Adventures of a father and a photographer. Tales about the mystery and excitement of family travel.

maanantai 18. syyskuuta 2017

Knives, swords, sabers and a zoom lens

Back in the 80s the home computers were not all-round tools but mainly for game purposes. I had a Spectravideo SVI-728 back in those days, the dawn of the home computing era. It had even an external floppy disc drive which was a huge improvement to the tape recorders everybody else was using.

However, I wanted to be a serious nerd and wanted to buy an IBM PC clone, a sleek Atari PC. So, I needed to get rid of the game machine to get the money. Ebay wasn't invented yet, so I put an ad to the local newspaper.

After a few days of frustration, somebody finally called about the computer. He wanted to know if he could attach the machine to a thermal printer. I had no idea about that, but I knew the connectivity of the little computer was better than average. I told the caller what I knew, he pondered for a while and told me he wanted to see the computer for himself. I asked him to come over and he promised to arrive in half an hour.

The guy came by and I noticed he was a bit older than me. He certainly was no teenager, a typical game computer user. He had a greasy hair and a messy beard. I showed him the machine and he seemed to be very interested. I showed him the game cartridges I had, but he didn't care about them. He kept asking about the printer connectivity. I couldn't be sure if the printer could be connected to the computer, so he asked if I could come to his place to see the printer.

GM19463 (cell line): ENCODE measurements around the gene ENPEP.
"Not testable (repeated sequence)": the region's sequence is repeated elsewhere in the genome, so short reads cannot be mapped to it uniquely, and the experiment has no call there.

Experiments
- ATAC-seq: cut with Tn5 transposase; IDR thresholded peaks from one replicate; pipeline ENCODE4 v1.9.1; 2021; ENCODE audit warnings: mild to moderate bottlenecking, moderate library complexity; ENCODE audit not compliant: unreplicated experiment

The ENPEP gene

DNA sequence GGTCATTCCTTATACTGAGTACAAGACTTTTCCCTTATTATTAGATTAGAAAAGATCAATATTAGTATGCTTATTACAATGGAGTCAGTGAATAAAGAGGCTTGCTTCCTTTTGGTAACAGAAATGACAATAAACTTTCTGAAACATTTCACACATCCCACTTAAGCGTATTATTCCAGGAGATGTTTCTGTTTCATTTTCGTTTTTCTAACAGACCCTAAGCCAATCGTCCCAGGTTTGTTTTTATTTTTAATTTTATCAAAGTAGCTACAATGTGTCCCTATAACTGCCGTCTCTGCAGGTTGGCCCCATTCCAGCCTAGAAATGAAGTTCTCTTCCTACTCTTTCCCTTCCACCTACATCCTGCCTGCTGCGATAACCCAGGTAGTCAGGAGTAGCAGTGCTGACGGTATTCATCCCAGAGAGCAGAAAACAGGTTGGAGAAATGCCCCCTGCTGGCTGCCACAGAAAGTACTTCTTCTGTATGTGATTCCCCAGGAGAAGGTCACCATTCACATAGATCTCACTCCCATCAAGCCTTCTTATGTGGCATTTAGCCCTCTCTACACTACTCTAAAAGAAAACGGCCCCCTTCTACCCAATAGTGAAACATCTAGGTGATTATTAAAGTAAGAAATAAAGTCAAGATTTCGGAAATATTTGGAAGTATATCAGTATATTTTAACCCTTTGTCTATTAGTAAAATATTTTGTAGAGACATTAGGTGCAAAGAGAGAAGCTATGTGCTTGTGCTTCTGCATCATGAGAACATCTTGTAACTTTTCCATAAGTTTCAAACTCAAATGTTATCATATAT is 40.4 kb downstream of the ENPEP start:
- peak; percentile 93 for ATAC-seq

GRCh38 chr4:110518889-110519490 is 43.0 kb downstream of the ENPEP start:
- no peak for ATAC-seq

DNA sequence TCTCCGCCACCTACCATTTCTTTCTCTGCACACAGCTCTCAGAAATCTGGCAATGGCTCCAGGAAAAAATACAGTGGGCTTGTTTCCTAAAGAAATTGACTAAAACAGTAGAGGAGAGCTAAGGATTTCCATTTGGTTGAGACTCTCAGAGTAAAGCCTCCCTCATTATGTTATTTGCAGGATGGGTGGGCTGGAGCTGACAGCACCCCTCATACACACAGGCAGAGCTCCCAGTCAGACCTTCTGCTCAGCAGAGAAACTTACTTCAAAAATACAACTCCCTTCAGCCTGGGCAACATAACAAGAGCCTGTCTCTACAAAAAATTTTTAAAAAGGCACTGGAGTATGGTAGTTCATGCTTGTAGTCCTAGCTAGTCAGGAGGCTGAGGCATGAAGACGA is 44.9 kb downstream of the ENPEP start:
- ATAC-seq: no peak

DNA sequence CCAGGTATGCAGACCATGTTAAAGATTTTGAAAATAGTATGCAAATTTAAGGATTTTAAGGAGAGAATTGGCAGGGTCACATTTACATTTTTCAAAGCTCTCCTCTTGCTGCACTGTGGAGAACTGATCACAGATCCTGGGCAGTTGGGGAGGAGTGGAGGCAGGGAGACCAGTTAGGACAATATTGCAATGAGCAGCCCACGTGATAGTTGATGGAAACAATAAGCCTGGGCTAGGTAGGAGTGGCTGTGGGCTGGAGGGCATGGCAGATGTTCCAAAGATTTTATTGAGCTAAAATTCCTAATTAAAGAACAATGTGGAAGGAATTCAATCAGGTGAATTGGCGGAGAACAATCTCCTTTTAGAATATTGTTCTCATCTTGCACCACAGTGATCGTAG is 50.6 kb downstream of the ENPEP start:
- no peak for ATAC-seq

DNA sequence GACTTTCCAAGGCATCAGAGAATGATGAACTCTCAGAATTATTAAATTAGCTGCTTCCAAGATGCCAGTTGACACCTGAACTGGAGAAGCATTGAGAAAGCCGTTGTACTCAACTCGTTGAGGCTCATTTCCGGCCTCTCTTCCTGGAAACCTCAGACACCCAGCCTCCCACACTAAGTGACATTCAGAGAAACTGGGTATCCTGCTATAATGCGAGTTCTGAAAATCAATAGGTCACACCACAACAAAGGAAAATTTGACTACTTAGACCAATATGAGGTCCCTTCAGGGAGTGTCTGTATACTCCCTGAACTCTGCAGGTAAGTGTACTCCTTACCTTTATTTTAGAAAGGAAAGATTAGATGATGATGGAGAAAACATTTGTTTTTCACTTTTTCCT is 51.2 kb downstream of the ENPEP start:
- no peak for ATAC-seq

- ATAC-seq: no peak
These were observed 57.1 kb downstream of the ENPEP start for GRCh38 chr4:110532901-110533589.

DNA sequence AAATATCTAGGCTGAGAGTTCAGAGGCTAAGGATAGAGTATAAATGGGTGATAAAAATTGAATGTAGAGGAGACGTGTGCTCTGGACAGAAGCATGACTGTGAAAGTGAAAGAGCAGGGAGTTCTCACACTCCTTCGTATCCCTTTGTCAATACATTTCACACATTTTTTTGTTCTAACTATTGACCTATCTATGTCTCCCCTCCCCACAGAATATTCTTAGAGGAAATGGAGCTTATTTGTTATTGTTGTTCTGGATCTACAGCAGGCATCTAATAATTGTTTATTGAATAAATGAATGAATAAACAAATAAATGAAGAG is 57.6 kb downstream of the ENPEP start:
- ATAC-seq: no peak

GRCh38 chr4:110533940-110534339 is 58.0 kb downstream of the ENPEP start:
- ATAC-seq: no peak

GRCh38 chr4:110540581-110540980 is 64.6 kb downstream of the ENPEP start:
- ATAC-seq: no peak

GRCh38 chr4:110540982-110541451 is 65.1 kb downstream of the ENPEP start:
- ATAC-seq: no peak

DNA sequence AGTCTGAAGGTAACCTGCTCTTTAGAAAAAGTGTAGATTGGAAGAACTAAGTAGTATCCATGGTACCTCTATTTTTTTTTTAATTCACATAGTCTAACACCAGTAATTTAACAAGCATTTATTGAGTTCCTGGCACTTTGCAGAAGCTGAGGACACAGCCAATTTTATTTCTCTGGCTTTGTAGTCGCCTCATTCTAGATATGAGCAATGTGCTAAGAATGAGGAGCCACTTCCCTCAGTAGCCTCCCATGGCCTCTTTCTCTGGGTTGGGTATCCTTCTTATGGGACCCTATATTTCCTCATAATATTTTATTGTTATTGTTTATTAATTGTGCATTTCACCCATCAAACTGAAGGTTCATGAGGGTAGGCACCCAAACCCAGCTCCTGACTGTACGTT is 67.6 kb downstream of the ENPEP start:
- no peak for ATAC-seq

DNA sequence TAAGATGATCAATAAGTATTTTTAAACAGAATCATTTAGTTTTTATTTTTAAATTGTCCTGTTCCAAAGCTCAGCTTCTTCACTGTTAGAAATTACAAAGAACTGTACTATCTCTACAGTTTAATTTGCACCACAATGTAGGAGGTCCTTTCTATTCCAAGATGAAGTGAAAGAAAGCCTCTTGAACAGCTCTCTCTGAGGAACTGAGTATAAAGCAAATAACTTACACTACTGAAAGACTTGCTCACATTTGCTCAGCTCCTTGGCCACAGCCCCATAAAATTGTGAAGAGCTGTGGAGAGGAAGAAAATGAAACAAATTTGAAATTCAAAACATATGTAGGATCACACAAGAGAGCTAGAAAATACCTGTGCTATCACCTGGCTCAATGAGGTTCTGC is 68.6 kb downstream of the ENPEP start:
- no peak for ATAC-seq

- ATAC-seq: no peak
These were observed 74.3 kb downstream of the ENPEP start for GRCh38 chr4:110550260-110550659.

He also mentioned that he had could not pay for the device, but he had an SLR camera he could give me for it. I was a bit disappointed because I wanted to buy a new computer, not a camera. On the other hand, SLR cameras were very expensive and I only had my dad's old camera to take photos with.

The offer was so tempting I decided to take the computer gear with me and go to his place. The house was a dark place at the outskirts of the town. He showed me in and asked to be quiet because his father was watching TV in the living room. A flickering light showed me that there seemed to be somebody sitting on an armchair in the dark room. The buyer asked me to come to his room.

In his room there truly was a surprise for me. The room was decorated with all kinds of blade weapons. There were knives, swords, sabers, bayonets, the lot! I think there wasn't a square inch of the walls not covered with these horrifying things. I was looking at the blades and started to sweat heavily. When I turned around I saw him standing beside me with a camera in his hands.

The camera seemed to be the Olympus OM-10. It even had a long zoom lens attached to it. The guy told me the lens was excellent if you wanted to spy on your neighbor or take photos of the chicks on the beach. I felt very, very uncomfortable but forced a smile on my face.

Then he showed me the printer. He told me he needed the computer for a little program. The program should make the printer to print out the following sentence in an endless loop: Thank God for the mental illness medication.

At that point I thought the camera for the computer was an excellent deal. I told the guy the computer could easily do what he wanted. Here you are, the computer is yours, just give me the camera and the deal is done. I ran out of the house with the camera as fast as I could, but very quietly, because I really didn't want to disturb dad watching TV in the dark. His room might be decorated with firearms.

Vivitar 100-300mm F5

The zoom lens appeared to be a 100-300mm Vivitar. I didn't know much about the cameras or lenses back then, but the lens was an excellent companion to the OM-10. It's very sharp and 300mm is quite impressive, don't you think? And the aperture is the same at the both ends of the zoom! F5 is not bad for a long lens like this.

The only problem with the lens was, that it was my only lens. It's really not an all-round lens at all. Now that I had an expensive camera, everybody was asking me to take photos at the family parties. I had to go to the other side of the street to get the photos.

You can read more about the lens here.

And, you can read about my adventures with the lens here.

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